Major zero-day security flaws in iOS & OS X allow theft of both Keychain and app passwords

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Researchers from Indiana University and the Georgia Institute of Technology said that security holes in both iOS and OS X allow a malicious app to steal passwords from Apple’s Keychain, as well as both Apple and third-party apps. The claims appear to have been confirmed by Apple, Google and others.

We completely cracked the keychain service – used to store passwords and other credentials for different Apple apps – and sandbox containers on OS X, and also identified new weaknesses within the inter-app communication mechanisms on OS X and iOS which can be used to steal confidential data from Evernote, Facebook and other high-profile apps

The Register says the team reported the flaws to Apple in October of last year. At that time, Apple said that it understood the seriousness of the flaws and asked the researchers to give it six months to address them before the exploit was made public. In February, Apple requested an advance copy of the paper, yet the flaws remain present in the latest versions of both operating systems …  Read more

Tim Cook talks privacy & encryption, criticizes Google during award reception

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While speaking at the Electronic Privacy Information Center’s (EPIC) Champions of Freedom Awards Dinner yesterday night, Apple CEO Tim Cook gave a speech during which he addressed the ongoing issues that surround privacy in the technology space. Cook, who was not physically in Washington D.C. for the event but rather spoke remotely, commented on both the steps Apple takes at ensuring customer privacy and how other companies are failing at the same task (via TechCrunch).

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Nasty Mac vulnerability allows remote attack, survives OS X reinstallation & even drive format

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A serious vulnerability in Macs more than a year old would allow an attacker to take permanent control of the machine, retaining control even if the user reinstals OS X or reformats the drive.

The vulnerability was discovered by security researcher Pedro Vilaca, who found a way to reflash the BIOS – code stored in flash memory, not on the drive. This means that the machine remains compromised even if the hard drive is physically replaced …  Read more

Hundreds of dollars being stolen from Starbucks app users – weak/duplicated passwords blamed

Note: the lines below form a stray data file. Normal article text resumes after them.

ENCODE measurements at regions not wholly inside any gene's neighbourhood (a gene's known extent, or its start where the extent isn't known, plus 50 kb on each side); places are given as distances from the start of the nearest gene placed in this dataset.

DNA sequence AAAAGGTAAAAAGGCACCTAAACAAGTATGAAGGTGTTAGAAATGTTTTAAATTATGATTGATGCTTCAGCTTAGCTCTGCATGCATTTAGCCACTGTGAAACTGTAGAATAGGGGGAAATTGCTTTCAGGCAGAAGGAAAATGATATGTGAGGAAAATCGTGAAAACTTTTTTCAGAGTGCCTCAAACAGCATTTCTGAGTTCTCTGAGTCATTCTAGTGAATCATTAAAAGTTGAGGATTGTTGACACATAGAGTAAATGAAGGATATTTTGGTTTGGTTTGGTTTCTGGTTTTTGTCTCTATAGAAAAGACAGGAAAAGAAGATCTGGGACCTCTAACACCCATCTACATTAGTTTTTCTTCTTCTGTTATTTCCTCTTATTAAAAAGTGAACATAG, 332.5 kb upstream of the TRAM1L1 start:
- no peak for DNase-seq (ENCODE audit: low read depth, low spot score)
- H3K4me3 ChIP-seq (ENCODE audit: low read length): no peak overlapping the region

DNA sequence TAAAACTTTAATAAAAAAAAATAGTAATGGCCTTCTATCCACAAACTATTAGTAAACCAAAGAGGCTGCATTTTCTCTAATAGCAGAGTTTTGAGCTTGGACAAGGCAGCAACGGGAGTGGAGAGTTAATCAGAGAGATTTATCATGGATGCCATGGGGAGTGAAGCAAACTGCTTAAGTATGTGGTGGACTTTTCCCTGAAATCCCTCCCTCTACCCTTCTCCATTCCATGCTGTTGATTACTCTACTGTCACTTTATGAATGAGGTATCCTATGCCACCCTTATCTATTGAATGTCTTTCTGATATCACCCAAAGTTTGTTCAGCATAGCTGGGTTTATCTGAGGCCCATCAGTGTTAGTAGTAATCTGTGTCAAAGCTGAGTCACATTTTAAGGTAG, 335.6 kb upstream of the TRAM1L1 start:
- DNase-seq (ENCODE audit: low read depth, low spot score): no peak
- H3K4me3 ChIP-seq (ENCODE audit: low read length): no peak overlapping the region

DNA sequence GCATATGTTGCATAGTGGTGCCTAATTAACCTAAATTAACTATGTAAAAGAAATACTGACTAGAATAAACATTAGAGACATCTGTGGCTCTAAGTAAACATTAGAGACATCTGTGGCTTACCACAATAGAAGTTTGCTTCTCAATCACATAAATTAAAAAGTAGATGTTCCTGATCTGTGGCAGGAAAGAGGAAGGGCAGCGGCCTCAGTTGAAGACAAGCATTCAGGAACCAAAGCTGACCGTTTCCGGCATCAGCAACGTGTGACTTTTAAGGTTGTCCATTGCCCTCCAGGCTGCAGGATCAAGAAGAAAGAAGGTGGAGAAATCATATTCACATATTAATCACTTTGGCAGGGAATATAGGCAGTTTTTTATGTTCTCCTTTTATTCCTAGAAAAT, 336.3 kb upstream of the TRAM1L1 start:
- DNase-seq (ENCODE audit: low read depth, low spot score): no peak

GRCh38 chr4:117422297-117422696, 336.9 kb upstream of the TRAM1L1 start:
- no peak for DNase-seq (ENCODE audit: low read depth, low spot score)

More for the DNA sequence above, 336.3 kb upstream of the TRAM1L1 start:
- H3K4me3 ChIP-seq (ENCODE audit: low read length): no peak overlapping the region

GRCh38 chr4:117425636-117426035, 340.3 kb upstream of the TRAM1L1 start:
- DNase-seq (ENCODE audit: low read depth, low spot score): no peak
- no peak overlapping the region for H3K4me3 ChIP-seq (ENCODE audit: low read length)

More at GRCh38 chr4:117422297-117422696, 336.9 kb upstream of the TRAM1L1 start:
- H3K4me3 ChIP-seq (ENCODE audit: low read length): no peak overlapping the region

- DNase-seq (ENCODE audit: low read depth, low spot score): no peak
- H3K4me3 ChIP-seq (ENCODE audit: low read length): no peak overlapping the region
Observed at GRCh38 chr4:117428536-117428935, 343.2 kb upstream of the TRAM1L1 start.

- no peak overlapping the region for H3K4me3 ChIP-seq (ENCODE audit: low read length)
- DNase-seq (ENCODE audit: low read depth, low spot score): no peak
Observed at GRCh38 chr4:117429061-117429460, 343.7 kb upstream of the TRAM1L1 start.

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Starbucks has confirmed multiple reports of users of its smartphone app having three-figure sums stolen from their accounts in the form of gift certificates, reports CNN.

One user lost $550 in a matter of minutes, his account auto-reloaded each time it was emptied by a hacker sending a series of $50 gift cards. Other users have also reported three-figure losses within a matter of seconds or minutes …  Read more

Security flaw allows attackers to crash carrier iOS devices within range of a fake WiFi hotspot

Security researchers yesterday demonstrated a method of creating a ‘No iOS zone,’ inside of which all carrier iPhones and iPads on iOS 8 are rendered impossible to use, reports Skycure. Most apps that connect to the Internet crash on opening (shown above), and it’s even possible to put iOS devices into a constant boot loop (shown below).

The approach exploits an SSL bug in iOS, causing an app to crash when it attempts to establish a secure connection to a server. Although the exploit requires the iPhone or iPad to connect to a fake WiFi hotspot, the researchers were able to force devices to do so …  Read more

OS X 10.10.3 update failed to fix Rootpipe vulnerability, says former NSA staffer

A former NSA staffer says that the OS X 10.10.3 update which Apple claims fixed a significant security vulnerability has failed to do so, reports Forbes. Patrick Wardle, who now heads up research at security firm Synack, demonstrated the vulnerability in a video (without revealing exactly how it was done) to allow Apple time to issue a further fix.

The Rootpipe vulnerability allows an attacker with local access to a Mac to escalate their privileges to root – allowing them full control of the machine – without further authentication. A second security researcher confirmed the flaw …  Read more

HTTPS bug leaves 1,500 iOS apps vulnerable to man-in-the-middle attacks, finds analytics company

The buggy code highlighted by arsTechnica

The buggy code highlighted by arsTechnica